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Original Issue


FOR MAY 7, 2018


I was diagnosed with Parkinson's disease three years ago, and as I read Chris Ballard's article, I could identify with so much of what Brian Grant was experiencing. I asked my wife to read it, and after she did we had one of our best discussions about Parkinson's—it felt as if we were on the same page. Now I will ask my son and his wife to read it. So thank you for this article, which enabled us to increase our communication and understanding.

Don Antis

Hewitt, Texas


As a longtime football coach, I was amused by one of the factors that assured certain NFL decision makers that Baker Mayfield was ahead of all other quarterback prospects. A 60.3% completion rate for passes thrown 20 yards or more is so misleading when it applies to productive QB play. What is most important is how accurate those completed balls are, which cannot be measured by a simple percentage.

Terry Shea

Leawood, Kans.


You watch great athletes without ever really considering the state of their souls. Then you read an article like Stephanie Apstein's on Clayton Kershaw and realize this guy has faith, he's dedicated to his family, and he's a perfectionist in his craft. I have a new view of Kershaw, and even though I am a Yankees fan, I will root for him when he is on the mound.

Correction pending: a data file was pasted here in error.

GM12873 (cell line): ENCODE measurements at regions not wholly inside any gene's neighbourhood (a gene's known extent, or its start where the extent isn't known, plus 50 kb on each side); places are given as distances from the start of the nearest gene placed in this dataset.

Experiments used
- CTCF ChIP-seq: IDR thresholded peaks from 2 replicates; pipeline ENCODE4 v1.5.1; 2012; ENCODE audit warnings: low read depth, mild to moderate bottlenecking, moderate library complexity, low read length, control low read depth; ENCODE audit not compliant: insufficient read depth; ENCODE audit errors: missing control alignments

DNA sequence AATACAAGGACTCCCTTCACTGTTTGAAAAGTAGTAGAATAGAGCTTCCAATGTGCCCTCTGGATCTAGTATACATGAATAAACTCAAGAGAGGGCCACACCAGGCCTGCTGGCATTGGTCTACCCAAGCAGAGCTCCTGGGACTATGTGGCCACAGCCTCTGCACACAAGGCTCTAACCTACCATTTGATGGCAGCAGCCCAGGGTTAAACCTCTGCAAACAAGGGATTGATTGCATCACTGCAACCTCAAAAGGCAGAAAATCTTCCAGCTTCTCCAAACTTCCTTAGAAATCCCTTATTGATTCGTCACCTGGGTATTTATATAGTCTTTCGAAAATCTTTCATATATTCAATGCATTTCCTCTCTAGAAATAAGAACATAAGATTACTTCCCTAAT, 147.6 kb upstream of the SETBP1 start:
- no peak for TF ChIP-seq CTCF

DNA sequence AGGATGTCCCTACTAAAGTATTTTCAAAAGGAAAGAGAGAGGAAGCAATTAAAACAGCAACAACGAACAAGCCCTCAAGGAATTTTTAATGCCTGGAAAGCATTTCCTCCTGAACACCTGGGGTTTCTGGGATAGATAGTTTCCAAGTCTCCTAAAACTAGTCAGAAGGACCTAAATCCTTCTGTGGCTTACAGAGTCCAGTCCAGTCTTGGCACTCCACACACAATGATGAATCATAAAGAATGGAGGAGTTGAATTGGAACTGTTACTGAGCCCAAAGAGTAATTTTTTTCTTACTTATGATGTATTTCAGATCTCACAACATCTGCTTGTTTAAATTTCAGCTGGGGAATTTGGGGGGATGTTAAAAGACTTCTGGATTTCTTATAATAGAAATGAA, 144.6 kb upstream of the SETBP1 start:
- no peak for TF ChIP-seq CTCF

Jim Hampton

Las Vegas


James Harden's offensive prowess is a function of a ridiculous trend in the NBA, in which players are rewarded for driving headfirst into the lane to draw a foul. Harden gets to the free throw line far more often than any other player, and he made 8.7 free throws per game this season. That clearly contributed to his league-leading 30.4 points per game. The average made free throws of the next nine leading scorers was 5.3, a difference of 3.4 points. That would drop Harden's average to 27, third behind those of Anthony Davis and LeBron James.

Brian C. Gura

Redondo Beach, Calif.


Placing a limit on the naturally occurring testosterone levels of some female Olympic runners like Caster Semenya makes as much sense as imposing a height limit on Olympic basketball players because taller people would have a built-in advantage.

Peter Boam

Roseville, Calif.

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The next edition of Sports Illustrated will be the June 4, 2018, issue. Look for it on newsstands and in your mailbox beginning on May 30.